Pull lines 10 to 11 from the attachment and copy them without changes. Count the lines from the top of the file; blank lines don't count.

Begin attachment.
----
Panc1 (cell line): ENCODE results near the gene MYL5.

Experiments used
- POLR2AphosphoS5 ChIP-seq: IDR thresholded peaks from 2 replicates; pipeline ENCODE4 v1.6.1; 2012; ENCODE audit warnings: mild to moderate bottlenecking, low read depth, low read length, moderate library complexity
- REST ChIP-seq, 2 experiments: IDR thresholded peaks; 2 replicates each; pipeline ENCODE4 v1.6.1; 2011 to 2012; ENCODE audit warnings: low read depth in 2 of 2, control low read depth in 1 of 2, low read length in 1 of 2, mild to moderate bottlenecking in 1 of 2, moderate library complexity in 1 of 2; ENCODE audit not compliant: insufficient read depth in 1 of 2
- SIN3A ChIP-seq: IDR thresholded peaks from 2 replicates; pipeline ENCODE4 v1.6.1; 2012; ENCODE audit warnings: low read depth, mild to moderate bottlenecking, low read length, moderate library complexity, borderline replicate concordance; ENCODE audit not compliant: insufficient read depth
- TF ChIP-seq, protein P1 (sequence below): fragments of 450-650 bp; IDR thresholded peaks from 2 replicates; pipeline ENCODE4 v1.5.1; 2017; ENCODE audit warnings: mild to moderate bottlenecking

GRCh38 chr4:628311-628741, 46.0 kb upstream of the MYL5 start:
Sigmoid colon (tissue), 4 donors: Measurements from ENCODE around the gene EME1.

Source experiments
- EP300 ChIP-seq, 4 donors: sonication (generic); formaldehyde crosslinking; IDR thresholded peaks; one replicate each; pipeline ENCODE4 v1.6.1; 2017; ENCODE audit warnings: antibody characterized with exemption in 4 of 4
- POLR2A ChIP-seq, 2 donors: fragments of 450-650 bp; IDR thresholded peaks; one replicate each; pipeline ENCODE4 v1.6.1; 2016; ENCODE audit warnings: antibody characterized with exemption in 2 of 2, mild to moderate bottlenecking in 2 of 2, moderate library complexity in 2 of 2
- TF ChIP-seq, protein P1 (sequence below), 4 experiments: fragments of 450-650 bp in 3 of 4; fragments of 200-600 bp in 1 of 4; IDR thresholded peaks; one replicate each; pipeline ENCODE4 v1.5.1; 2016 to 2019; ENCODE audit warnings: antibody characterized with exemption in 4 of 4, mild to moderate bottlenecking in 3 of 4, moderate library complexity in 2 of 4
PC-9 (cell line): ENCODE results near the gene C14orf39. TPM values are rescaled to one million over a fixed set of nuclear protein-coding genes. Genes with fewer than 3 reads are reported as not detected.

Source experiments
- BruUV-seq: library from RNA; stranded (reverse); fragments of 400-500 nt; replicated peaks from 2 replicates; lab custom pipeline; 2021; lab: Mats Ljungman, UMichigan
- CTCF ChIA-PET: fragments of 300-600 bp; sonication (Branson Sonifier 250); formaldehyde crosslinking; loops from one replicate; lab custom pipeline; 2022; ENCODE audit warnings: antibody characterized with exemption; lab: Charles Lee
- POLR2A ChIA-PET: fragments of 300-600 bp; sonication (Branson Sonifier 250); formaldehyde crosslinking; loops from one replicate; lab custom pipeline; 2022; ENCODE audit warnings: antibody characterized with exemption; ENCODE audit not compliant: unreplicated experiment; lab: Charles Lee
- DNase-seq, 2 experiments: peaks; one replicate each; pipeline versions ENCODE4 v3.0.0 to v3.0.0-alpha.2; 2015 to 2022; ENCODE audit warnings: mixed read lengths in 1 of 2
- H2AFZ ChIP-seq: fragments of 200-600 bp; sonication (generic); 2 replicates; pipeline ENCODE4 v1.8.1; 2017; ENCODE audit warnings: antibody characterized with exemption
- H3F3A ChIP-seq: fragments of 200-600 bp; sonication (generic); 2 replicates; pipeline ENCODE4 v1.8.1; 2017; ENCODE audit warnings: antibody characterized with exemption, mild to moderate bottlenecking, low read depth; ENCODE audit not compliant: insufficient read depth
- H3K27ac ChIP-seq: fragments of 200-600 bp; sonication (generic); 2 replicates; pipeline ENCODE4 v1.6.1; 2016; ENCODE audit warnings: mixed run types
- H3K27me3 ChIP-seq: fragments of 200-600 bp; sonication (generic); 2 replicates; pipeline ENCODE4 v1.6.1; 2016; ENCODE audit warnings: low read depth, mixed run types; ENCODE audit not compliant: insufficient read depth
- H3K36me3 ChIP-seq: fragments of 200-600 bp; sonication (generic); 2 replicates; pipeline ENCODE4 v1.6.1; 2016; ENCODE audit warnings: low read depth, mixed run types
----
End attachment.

- EP300 ChIP-seq, 4 donors: sonication (generic); formaldehyde crosslinking; IDR thresholded peaks; one replicate each; pipeline ENCODE4 v1.6.1; 2017; ENCODE audit warnings: antibody characterized with exemption in 4 of 4
- POLR2A ChIP-seq, 2 donors: fragments of 450-650 bp; IDR thresholded peaks; one replicate each; pipeline ENCODE4 v1.6.1; 2016; ENCODE audit warnings: antibody characterized with exemption in 2 of 2, mild to moderate bottlenecking in 2 of 2, moderate library complexity in 2 of 2